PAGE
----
As a Sainsbury Fellow in the spring of 2014, I conducted intensive research about the history of Japanese comics (manga) in the 1950s and 60s. This was an era that witnessed the development of many of the genres and styles that define Japanese comics to the present day. It was also the period in which comics became truly a mass culture in Japan, coming to absorb approximately 40% of the publishing industry by the early 90s.
Having come out of a background studying avant-garde art, my interest is particularly in work that challenges aesthetic and social norms. As a Sainsbury Fellow, I was focusing on the work of artists like Hayashi Seiichi, who crossed comics with New Wave cinema, and Shirato Sanpei, who used the medium to narrate repressed histories about social outcastes and peasant struggles in Japan’s past.
Sainsbury Institute generously supported Hayashi’s visit to London and Norwich in June of 2014, where he gave a series of talks about his experiences in the manga and animation industries, as well as his thoughts on the relationship between manga and traditional Japanese art history. In collaboration with Breakdown Press in London, to commemorate the event we also published an English-language edition of one of Hayashi’s works, titled Flowering Harbour (1969).
Though I have since relocated from Norwich to Mumbai, my work with the Institute continues. Not only do I frequently publish online essays related to my research as an Academic Associate of the Sainsbury Institute (semi-monthly on the website of The Comics Journal), but the Institute is sponsoring a series of translations of important manga from the past, published by the same Breakdown Press.
In October, timed to coincide with the exhibition “Gekiga: Alternative Manga from Japan” at the London Cartoon Museum, the first volume in this series was published: Matsumoto Masahiko’s The Man Next Door, a collection of influential detective stories from the mid 1950s.
This spring, two more volumes will come out: a collection of Sasaki Maki’s experimental comics from the 1960s, dealing with such issues as the Vietnam War and the radical student movement, and Katsumata Susumu’s short stories from the 1980s about the so-called “genpatsu gypsies,” the casual laborers employed to clean the interiors of Japan’s nuclear reactors. The latter volume will commemorate the fourth anniversary of the meltdown of the Fukushima Daiichi Nuclear Power Plant. In February, I will be doing talks in Mumbai and Delhi related to this book.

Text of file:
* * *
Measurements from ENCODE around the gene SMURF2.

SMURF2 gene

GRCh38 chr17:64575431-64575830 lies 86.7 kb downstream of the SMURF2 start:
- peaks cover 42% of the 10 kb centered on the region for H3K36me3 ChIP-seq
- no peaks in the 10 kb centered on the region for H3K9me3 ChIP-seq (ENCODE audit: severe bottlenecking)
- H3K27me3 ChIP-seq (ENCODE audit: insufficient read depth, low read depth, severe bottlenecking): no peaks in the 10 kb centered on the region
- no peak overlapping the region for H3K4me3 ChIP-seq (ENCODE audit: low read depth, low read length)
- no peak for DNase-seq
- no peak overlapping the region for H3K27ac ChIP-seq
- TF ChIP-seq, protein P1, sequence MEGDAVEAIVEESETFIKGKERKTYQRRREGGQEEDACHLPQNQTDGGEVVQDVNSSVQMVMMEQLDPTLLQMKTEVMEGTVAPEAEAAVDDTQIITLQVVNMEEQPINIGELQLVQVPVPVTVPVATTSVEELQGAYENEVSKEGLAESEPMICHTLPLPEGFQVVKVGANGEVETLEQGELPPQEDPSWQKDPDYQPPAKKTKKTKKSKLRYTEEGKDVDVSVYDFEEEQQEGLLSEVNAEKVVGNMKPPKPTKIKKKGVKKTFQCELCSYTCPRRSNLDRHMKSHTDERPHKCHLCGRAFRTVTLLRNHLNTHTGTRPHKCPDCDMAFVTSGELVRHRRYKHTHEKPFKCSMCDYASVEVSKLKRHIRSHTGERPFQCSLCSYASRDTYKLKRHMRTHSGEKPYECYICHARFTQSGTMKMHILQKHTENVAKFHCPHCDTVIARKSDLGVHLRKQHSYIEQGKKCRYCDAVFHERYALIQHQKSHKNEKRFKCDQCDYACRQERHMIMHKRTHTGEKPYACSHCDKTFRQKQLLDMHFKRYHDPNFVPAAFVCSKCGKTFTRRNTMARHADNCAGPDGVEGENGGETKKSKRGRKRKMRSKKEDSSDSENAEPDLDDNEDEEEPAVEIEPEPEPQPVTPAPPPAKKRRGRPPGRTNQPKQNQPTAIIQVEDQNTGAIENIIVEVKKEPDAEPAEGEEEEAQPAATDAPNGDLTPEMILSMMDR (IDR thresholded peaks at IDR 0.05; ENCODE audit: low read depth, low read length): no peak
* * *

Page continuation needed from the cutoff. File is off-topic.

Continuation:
The Sainsbury Institute is mainly known for its support of traditional Japanese arts and crafts, or the fine arts in the modern period. I was pleasantly surprised when they first agreed to host me as a fellow, and I think their support of the translation series is doing a great service to the field of Japanese cultural studies. For those who know Japan intimately, there is little doubt that manga has been an essential part of the country’s culture since World War II, though this is hardly reflected in how Japanese art history is represented in universities or museums. I hope that our on-going collaboration will help educate people to the power of the medium as an artistic art form as well as a social tool. And since I am based in India, I am also hoping that it will lead to cross-national opportunities in a part of the world where appreciation of Japanese culture does not have deep roots.
Robert and Lisa Sainsbury Fellow, 2013-2014
Copies of The Man Next Door are available for purchase through our publication page.
For more details, please see: The Man Next Door
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